Director: Andrzej Wajda
Writer: Aleksander Scibor-Rylski
Runtime: 2h 40m
Watch: DVD, Blu-Ray
A personal favorite of mine, this Polish film (Andrzej Wajda again) requires some historical background knowledge to fully grasp. Essentially, a young film student tracks down an old communist-era hero of the working class, uncovering a long trail of untruths in the process. While watching Man of Marble, keep a keen eye open for how Wajda and Scibo-Rylski dodge the communist censors while simultaneously criticizing that very same institution of censorship with every second of motion picture. And sure, the dramatic leg poses and disco music can certainly be a sensory challenge, but hey, it was over 30 years ago. Those superficial issues aside, the film’s storytelling technique is deceptively deep and intricate, and every act and every line of dialogue comes loaded with subtext and double meaning. For depth in storytelling, it doesn’t get much closer to technical perfection than Wajda’s Man of Marble.
9. A Hole in My Heart
Now we’ve arrived to the most obscure, avant-garde point of the article. This film experienced an extremely limited release (1 screen for 2 weeks only), paltry box office returns ($3,306 gross), and no mainstream reception whatsoever (just look at the IMDB rating and Metascore). A Hole in My Heart takes on the unrestrained lust of the pornography industry and peels away the layers to reveal the rot and disgust that lies beneath through visual metaphor and reality TV conventions such as the confession box. Sure, Moodysson’s film can be aesthetically challenging, if not outright bizarre, but simultaneously thoughtful, satirical, and—of all things—incredibly intimate and heartfelt.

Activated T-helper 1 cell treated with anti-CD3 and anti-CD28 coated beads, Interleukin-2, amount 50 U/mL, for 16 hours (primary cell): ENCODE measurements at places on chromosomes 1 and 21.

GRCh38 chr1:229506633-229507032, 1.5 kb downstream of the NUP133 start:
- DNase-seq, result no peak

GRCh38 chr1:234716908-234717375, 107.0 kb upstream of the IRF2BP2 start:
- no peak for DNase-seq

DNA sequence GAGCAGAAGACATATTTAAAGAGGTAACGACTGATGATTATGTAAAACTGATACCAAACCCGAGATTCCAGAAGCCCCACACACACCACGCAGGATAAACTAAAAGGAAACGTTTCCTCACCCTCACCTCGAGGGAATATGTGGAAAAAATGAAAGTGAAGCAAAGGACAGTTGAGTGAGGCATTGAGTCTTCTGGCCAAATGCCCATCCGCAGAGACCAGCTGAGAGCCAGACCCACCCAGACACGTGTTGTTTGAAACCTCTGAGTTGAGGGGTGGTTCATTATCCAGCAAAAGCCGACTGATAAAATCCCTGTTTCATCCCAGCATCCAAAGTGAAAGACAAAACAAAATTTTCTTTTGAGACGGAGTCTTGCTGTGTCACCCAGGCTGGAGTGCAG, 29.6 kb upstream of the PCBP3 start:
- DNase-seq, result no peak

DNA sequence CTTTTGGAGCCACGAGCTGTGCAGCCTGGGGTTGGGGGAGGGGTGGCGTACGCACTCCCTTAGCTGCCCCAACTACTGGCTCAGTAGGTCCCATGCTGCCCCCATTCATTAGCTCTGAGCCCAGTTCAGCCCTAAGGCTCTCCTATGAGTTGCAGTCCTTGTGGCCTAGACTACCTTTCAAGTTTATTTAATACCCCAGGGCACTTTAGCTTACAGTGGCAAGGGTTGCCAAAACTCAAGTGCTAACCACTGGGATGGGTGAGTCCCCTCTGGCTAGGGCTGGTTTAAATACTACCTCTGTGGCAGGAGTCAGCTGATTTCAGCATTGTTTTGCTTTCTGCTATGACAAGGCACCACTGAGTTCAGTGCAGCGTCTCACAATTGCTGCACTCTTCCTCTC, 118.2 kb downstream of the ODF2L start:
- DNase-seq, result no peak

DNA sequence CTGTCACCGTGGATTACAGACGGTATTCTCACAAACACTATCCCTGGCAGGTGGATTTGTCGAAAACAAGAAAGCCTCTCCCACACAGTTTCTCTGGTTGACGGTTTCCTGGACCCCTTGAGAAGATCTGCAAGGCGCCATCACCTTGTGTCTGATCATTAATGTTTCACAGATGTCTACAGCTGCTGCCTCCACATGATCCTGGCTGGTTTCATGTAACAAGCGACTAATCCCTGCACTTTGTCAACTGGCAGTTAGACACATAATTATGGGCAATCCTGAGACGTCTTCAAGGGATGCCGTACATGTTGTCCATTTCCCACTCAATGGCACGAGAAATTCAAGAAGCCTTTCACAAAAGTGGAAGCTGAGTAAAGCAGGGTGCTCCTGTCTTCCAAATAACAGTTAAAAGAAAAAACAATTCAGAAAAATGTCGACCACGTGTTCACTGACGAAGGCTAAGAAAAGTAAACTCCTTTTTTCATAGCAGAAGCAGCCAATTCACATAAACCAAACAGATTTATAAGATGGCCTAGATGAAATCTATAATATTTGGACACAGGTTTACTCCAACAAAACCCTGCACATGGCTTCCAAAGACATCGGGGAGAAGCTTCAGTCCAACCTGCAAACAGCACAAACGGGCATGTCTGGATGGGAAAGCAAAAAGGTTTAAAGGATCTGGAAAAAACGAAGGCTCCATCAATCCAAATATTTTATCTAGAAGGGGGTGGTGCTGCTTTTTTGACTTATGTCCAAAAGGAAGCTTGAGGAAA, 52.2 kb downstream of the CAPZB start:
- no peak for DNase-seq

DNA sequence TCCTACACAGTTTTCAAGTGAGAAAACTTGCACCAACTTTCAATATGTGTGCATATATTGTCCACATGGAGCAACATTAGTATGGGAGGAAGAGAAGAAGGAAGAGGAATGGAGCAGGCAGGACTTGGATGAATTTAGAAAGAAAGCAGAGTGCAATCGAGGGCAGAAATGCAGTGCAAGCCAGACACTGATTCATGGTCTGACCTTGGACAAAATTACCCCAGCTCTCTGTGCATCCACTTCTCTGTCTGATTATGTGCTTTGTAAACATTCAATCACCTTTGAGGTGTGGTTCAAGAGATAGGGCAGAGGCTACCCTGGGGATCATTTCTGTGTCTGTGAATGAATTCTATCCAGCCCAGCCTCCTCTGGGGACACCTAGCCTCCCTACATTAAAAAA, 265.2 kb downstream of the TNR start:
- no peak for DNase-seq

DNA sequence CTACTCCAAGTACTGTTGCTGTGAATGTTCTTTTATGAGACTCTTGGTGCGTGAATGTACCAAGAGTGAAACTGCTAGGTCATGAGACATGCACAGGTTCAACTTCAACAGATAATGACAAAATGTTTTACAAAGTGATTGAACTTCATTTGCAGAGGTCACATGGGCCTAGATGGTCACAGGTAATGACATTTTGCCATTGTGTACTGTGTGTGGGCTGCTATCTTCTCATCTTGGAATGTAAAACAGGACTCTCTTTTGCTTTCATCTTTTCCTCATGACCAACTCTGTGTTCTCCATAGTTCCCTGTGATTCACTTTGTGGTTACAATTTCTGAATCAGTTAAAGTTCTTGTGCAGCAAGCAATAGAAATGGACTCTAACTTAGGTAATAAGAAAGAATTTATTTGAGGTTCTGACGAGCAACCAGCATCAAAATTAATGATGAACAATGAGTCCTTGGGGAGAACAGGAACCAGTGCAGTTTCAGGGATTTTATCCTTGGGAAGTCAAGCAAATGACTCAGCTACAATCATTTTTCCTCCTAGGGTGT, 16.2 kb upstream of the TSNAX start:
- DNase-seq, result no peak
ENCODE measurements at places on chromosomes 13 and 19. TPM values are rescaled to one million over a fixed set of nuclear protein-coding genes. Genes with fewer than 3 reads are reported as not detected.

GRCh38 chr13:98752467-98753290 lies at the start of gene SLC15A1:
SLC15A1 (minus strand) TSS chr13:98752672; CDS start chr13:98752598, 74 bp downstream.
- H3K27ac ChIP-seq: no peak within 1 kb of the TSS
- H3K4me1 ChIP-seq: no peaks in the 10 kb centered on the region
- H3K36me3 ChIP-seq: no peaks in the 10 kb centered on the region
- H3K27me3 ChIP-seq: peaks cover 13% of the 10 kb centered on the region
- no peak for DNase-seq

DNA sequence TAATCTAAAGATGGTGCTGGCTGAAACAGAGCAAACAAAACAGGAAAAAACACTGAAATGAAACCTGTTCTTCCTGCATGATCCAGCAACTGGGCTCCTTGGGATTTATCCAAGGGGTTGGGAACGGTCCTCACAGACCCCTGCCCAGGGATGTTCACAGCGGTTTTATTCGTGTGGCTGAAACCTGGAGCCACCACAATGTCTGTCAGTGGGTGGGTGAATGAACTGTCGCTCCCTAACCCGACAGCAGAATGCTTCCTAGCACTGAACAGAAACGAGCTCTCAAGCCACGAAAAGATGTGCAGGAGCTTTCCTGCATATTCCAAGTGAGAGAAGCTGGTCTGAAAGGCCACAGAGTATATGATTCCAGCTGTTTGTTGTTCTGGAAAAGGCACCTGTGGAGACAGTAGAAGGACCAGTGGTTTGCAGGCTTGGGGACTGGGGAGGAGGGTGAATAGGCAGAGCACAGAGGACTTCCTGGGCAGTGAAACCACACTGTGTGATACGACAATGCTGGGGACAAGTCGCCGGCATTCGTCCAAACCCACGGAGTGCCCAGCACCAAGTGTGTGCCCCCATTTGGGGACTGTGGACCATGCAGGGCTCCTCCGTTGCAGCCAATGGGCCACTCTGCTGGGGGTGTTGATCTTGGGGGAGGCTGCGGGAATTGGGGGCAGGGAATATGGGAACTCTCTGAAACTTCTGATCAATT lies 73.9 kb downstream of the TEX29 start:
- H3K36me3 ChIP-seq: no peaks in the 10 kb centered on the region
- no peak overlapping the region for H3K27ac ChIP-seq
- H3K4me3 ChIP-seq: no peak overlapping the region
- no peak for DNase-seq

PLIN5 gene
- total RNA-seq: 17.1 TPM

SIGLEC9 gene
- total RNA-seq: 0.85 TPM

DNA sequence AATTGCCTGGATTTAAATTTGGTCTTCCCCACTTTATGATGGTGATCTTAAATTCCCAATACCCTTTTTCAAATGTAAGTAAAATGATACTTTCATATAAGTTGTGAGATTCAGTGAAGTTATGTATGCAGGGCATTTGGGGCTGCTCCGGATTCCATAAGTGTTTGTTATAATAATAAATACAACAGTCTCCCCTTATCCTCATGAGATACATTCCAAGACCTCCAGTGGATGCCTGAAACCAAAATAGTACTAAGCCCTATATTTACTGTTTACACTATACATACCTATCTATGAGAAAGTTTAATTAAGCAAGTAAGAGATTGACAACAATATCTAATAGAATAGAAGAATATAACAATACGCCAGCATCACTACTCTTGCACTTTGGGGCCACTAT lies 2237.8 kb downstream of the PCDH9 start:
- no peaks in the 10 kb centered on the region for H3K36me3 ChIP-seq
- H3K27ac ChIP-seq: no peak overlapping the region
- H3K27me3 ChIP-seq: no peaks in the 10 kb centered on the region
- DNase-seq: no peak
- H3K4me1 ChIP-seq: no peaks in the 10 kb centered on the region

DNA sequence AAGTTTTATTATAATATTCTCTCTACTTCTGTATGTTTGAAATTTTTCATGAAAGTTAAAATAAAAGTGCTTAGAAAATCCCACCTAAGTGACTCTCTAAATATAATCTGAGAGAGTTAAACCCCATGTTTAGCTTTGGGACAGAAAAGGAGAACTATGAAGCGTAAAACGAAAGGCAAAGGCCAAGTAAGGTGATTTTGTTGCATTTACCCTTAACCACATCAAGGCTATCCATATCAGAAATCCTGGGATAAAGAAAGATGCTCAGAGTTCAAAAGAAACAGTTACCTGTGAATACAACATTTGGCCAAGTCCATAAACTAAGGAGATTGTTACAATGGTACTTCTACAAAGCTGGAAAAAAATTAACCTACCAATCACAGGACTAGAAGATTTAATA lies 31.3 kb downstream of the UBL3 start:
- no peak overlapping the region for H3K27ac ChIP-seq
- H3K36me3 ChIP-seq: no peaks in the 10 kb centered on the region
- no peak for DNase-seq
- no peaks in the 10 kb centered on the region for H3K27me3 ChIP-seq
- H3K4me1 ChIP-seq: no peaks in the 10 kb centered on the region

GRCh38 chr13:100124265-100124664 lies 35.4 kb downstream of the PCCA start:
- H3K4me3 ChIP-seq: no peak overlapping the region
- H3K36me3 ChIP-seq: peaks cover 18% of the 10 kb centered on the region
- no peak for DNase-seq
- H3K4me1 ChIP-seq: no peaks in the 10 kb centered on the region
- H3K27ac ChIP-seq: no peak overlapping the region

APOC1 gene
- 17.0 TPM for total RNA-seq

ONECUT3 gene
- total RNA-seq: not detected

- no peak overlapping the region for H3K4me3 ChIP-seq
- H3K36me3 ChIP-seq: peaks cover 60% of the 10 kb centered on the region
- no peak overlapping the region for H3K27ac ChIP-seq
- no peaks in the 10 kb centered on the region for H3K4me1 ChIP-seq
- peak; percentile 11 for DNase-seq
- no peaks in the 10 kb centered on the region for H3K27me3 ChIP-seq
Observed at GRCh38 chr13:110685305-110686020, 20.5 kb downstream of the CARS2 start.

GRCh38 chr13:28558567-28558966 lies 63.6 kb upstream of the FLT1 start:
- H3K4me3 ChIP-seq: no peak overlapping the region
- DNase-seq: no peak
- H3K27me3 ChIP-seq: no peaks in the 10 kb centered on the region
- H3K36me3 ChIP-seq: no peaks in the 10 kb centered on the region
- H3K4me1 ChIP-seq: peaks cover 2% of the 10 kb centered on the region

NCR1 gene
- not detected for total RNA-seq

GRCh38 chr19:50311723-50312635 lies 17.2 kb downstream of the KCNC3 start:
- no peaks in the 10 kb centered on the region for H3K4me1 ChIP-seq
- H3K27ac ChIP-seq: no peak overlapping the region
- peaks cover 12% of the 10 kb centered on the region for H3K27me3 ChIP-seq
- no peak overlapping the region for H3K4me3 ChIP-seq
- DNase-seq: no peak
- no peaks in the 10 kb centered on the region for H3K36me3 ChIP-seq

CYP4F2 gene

Finally, let’s end on a (slightly) more positive note:
10. The Umbrellas of Cherbourg
This award-winning musical hangs somewhere between the realms of obscurity and cherished history, sweeping Cannes in 1964 but losing out at the 1966 Academy Awards to more mainstream films like The Sound of Music and Doctor Zhivago (yes, THAT Doctor Zhivago). Strange in its vivid colorfulness but drab, unflinchingly realistic portrayal of a romance that doesn’t work out, Umbrellas is nothing short of a filmic experience every cinephile should have. And while you’re at it, maybe you can settle the debate over whether it’s a true musical or really a modern asymmetrical opera.
Or pick my brain yourself at Storysci.com.